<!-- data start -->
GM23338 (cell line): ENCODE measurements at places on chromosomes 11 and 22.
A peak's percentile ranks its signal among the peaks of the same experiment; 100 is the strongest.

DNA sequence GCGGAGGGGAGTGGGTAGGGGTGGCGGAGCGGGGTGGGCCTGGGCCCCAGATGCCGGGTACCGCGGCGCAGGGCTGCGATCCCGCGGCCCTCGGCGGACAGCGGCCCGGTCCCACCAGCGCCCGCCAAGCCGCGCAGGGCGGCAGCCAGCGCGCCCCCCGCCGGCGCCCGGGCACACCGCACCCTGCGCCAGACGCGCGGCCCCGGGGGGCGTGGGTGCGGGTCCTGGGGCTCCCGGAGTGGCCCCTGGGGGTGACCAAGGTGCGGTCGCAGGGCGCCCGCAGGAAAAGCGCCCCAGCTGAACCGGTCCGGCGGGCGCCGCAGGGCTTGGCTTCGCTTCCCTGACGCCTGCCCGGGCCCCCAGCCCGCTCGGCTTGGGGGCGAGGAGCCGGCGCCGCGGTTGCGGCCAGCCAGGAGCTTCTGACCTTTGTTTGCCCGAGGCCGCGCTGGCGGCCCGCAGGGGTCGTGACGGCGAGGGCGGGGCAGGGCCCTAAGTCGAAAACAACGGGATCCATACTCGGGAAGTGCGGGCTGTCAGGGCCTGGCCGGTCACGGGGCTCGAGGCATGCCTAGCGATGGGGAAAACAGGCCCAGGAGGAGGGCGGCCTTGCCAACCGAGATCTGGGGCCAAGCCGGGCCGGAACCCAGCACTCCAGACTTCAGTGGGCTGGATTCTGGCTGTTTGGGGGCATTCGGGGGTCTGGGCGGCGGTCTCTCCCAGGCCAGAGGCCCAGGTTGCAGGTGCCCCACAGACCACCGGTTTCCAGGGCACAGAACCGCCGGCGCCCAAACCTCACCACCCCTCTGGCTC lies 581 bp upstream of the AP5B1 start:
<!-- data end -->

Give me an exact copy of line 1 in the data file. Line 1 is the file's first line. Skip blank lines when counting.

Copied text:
GM23338 (cell line): ENCODE measurements at places on chromosomes 11 and 22.